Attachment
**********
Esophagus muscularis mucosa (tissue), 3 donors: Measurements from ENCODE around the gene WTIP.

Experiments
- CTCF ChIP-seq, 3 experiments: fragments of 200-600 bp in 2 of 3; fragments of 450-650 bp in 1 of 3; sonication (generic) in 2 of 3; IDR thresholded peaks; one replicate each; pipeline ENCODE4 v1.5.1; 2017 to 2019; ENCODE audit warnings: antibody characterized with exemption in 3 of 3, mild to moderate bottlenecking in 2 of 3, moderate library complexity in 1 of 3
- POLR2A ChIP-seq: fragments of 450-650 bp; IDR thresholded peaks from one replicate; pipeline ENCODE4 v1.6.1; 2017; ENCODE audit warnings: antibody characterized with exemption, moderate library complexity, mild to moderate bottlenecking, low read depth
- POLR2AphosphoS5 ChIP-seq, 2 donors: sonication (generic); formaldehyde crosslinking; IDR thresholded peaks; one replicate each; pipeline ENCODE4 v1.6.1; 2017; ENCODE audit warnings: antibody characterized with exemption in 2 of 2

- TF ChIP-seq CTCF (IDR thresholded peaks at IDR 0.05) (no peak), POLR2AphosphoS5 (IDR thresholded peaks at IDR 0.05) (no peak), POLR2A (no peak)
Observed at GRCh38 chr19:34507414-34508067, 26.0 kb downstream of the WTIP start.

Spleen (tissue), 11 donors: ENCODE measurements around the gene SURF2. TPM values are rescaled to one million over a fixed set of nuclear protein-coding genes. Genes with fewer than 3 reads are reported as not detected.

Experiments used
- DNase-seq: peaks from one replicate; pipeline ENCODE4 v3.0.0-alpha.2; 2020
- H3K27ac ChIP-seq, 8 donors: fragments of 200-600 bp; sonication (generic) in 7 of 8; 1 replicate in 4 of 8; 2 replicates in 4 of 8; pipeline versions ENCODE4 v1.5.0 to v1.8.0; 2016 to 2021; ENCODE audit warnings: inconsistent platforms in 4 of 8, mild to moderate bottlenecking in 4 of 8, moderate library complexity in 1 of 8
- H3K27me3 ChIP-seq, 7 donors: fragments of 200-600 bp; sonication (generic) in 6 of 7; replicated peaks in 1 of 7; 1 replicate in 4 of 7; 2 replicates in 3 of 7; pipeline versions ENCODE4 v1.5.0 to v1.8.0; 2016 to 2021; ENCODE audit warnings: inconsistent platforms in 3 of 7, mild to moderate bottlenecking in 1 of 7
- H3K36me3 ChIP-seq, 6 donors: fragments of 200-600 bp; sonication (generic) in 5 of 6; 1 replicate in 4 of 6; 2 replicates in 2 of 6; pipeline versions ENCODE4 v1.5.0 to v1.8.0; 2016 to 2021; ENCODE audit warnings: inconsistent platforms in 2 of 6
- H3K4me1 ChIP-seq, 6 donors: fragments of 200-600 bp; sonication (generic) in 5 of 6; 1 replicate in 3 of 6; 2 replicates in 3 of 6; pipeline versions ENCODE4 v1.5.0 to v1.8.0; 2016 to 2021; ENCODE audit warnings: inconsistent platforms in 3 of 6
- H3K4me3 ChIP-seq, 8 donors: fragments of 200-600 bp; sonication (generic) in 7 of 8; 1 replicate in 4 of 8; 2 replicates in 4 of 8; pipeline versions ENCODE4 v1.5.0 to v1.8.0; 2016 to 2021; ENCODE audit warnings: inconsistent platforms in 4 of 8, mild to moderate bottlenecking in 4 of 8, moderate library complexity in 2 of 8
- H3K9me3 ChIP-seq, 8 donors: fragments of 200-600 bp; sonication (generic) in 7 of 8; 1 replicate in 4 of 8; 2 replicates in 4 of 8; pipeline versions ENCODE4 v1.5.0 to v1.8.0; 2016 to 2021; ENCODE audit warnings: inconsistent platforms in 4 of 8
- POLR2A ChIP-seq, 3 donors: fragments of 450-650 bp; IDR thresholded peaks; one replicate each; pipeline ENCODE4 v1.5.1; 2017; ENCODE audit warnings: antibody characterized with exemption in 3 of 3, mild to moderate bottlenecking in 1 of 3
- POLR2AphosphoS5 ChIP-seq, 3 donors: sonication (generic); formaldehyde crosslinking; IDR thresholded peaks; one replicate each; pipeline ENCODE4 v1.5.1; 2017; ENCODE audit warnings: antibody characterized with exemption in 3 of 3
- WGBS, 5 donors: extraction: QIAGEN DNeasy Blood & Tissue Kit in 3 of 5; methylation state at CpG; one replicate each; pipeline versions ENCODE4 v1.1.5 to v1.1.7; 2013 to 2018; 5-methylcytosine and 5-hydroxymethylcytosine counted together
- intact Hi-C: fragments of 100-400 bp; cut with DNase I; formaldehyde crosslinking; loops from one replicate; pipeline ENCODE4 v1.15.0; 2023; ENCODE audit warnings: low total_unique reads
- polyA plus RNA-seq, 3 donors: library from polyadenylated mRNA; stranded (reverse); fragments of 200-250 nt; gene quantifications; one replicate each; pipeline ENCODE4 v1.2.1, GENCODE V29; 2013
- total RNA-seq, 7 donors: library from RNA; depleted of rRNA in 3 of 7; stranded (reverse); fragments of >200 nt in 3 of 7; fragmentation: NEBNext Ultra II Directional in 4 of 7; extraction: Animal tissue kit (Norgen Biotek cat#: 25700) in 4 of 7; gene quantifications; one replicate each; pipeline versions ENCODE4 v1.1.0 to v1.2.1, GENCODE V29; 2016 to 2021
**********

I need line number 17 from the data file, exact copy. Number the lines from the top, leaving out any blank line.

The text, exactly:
- POLR2A ChIP-seq, 3 donors: fragments of 450-650 bp; IDR thresholded peaks; one replicate each; pipeline ENCODE4 v1.5.1; 2017; ENCODE audit warnings: antibody characterized with exemption in 3 of 3, mild to moderate bottlenecking in 1 of 3